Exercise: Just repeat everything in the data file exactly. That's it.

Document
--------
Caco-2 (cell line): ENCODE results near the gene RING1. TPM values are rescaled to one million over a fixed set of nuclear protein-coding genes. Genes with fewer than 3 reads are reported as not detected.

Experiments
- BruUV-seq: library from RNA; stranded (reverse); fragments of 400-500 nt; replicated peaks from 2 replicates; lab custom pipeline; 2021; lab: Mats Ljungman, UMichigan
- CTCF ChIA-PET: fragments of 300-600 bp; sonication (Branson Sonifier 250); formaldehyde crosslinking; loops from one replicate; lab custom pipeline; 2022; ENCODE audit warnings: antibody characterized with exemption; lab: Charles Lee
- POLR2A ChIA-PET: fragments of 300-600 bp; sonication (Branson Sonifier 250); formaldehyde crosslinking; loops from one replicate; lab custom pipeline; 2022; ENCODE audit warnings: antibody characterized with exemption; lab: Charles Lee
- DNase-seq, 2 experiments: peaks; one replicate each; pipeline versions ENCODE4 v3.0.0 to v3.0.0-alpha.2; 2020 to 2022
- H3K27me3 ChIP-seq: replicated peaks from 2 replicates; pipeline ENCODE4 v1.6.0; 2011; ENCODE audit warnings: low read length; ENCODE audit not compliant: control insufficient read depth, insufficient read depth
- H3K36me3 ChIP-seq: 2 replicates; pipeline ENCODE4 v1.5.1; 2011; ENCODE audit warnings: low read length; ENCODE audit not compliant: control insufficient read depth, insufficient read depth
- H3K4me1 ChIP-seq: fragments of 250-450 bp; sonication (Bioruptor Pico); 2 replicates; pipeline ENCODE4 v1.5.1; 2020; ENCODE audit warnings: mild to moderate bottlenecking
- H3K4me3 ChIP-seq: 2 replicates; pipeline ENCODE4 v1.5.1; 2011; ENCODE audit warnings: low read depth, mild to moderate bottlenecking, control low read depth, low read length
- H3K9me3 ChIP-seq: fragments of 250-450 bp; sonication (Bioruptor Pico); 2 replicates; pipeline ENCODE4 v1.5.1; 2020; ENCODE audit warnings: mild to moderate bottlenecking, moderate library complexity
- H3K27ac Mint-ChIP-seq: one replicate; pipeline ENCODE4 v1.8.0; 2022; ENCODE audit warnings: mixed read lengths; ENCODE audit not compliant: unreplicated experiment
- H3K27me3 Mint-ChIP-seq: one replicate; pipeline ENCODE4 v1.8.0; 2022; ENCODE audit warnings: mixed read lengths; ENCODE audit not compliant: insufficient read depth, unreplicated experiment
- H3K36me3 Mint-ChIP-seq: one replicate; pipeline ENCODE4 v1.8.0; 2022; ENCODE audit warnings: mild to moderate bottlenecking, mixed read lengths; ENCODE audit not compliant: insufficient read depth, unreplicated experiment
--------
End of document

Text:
Caco-2 (cell line): ENCODE results near the gene RING1. TPM values are rescaled to one million over a fixed set of nuclear protein-coding genes. Genes with fewer than 3 reads are reported as not detected.

Experiments
- BruUV-seq: library from RNA; stranded (reverse); fragments of 400-500 nt; replicated peaks from 2 replicates; lab custom pipeline; 2021; lab: Mats Ljungman, UMichigan
- CTCF ChIA-PET: fragments of 300-600 bp; sonication (Branson Sonifier 250); formaldehyde crosslinking; loops from one replicate; lab custom pipeline; 2022; ENCODE audit warnings: antibody characterized with exemption; lab: Charles Lee
- POLR2A ChIA-PET: fragments of 300-600 bp; sonication (Branson Sonifier 250); formaldehyde crosslinking; loops from one replicate; lab custom pipeline; 2022; ENCODE audit warnings: antibody characterized with exemption; lab: Charles Lee
- DNase-seq, 2 experiments: peaks; one replicate each; pipeline versions ENCODE4 v3.0.0 to v3.0.0-alpha.2; 2020 to 2022
- H3K27me3 ChIP-seq: replicated peaks from 2 replicates; pipeline ENCODE4 v1.6.0; 2011; ENCODE audit warnings: low read length; ENCODE audit not compliant: control insufficient read depth, insufficient read depth
- H3K36me3 ChIP-seq: 2 replicates; pipeline ENCODE4 v1.5.1; 2011; ENCODE audit warnings: low read length; ENCODE audit not compliant: control insufficient read depth, insufficient read depth
- H3K4me1 ChIP-seq: fragments of 250-450 bp; sonication (Bioruptor Pico); 2 replicates; pipeline ENCODE4 v1.5.1; 2020; ENCODE audit warnings: mild to moderate bottlenecking
- H3K4me3 ChIP-seq: 2 replicates; pipeline ENCODE4 v1.5.1; 2011; ENCODE audit warnings: low read depth, mild to moderate bottlenecking, control low read depth, low read length
- H3K9me3 ChIP-seq: fragments of 250-450 bp; sonication (Bioruptor Pico); 2 replicates; pipeline ENCODE4 v1.5.1; 2020; ENCODE audit warnings: mild to moderate bottlenecking, moderate library complexity
- H3K27ac Mint-ChIP-seq: one replicate; pipeline ENCODE4 v1.8.0; 2022; ENCODE audit warnings: mixed read lengths; ENCODE audit not compliant: unreplicated experiment
- H3K27me3 Mint-ChIP-seq: one replicate; pipeline ENCODE4 v1.8.0; 2022; ENCODE audit warnings: mixed read lengths; ENCODE audit not compliant: insufficient read depth, unreplicated experiment
- H3K36me3 Mint-ChIP-seq: one replicate; pipeline ENCODE4 v1.8.0; 2022; ENCODE audit warnings: mild to moderate bottlenecking, mixed read lengths; ENCODE audit not compliant: insufficient read depth, unreplicated experiment